Artemis Drifting

Just because she tippietoes, doesn't mean she's a creepin'.

Old Nightmare.

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I have awoken to an apocalypse this time. The air is hot and stripped of moisture, mercilessly burning delicate tunnels of flesh in the breathers nostrils and turning the caverns of mouths into stone deserts. 
Around me, shells of wheat stalks crack and tear away from the dusty earth each time the wind surges – invisible tsunamis that remake the barren landscape again and again. 
I have found two children, twin boys whose hair would be the color of bleached straw for not the filmy coating of sweat and grit that has obscured what beauty may have lain there. The crowns of their heads would be like the noon-day sun if they were not so filthy. They are living examples of the sky I can no longer see. Their clothes are paper thin, the parched skin beneath endeavoring still on to cover the sharp protrusions of their malnourished, bowed bones. 
I am carrying them. They cannot walk, their flesh has thinned over their cheekbones and split open. Vicious fluid bubbles and dries, layering like rose petals open to obscenely expose the white bone beneath. Neither one of them cries, and they breathe in whisper exhalations and the sighs that dip their narrow stomachs close to their spine.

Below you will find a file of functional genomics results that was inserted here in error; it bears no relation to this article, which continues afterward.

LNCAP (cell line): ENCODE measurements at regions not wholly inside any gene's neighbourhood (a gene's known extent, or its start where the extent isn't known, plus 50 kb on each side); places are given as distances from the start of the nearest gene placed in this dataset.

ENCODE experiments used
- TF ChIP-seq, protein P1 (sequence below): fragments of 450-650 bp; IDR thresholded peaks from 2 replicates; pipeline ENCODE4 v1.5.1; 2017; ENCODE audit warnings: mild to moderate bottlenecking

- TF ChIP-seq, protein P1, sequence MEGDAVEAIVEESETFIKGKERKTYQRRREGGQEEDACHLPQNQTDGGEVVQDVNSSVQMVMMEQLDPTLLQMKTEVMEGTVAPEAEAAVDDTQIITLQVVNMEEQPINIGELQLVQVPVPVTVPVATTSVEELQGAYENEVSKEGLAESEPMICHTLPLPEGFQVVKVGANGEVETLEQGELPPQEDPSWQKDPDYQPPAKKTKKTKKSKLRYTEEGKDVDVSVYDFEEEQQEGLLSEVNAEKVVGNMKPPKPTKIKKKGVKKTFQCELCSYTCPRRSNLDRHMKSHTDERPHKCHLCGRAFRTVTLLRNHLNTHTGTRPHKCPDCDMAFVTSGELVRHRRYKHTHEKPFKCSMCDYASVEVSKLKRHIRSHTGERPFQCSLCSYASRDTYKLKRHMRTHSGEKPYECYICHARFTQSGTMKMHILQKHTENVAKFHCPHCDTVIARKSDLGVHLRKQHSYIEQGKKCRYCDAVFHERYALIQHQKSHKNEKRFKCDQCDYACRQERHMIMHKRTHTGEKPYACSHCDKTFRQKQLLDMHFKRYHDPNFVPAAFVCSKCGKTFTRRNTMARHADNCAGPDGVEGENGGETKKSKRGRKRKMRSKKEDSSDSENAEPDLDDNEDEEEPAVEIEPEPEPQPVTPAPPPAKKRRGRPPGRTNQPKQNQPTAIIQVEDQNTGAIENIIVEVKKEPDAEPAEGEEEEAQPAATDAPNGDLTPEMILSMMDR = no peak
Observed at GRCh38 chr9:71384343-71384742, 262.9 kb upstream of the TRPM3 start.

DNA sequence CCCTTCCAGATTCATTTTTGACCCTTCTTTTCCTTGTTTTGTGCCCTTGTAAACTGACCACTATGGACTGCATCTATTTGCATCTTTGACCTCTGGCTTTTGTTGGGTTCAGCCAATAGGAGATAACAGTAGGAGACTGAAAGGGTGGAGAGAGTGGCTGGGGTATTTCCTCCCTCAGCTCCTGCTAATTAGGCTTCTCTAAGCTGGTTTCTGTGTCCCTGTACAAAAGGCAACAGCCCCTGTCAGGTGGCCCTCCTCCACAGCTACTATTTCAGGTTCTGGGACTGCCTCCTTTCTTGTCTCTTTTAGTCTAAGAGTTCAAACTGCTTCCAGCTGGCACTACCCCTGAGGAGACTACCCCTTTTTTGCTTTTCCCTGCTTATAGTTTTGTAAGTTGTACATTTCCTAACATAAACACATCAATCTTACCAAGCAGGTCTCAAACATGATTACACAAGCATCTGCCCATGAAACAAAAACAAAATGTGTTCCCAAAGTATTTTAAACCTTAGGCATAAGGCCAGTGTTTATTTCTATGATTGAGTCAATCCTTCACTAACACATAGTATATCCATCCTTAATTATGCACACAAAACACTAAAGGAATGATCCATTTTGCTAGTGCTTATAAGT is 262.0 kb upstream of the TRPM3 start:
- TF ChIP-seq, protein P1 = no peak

I do not know where I am going, but I know I am being followed. Whenever I step forward, I feel the ground behind me grow dense with the intention of pursuit. It is a long time before I finally look over my shoulder to confront the being shadowing my journey. 
But there is nothing to be seen, and even with the dust hovering thick in the air – I know it is no man nor monster hiding beyond my range of sight. It is only with that acknowledgement that I feel the curious urge to look at the path I have been traveling endlessly. 
What followed me, and the dried shuddering children in my arms were my own footsteps. The toxins, the disease, had begun to long ago strip the flesh from the soles of my feet. Bloody prints sank into the earth, speckled chunks of skin and fat. The hot wind could not reduce the blood to dried, obsidian flakes. I stained the earth like virgin blood, and the evidence of our travels could not obliterated. Not by war and not by the pitiful few scavengers that still scraped out an existence hiding under the cool shades of warped stones.
It did not matter that I knew not where I was going, only that the children were starving cherubs of hope and I would not give up and roll them into the yawning caverns of sink holes that mother-earth had torn open in her death throws. I would find them life, even if I had to feed the poisoned terrain with my life to ensure due passage.
I did not look back again.

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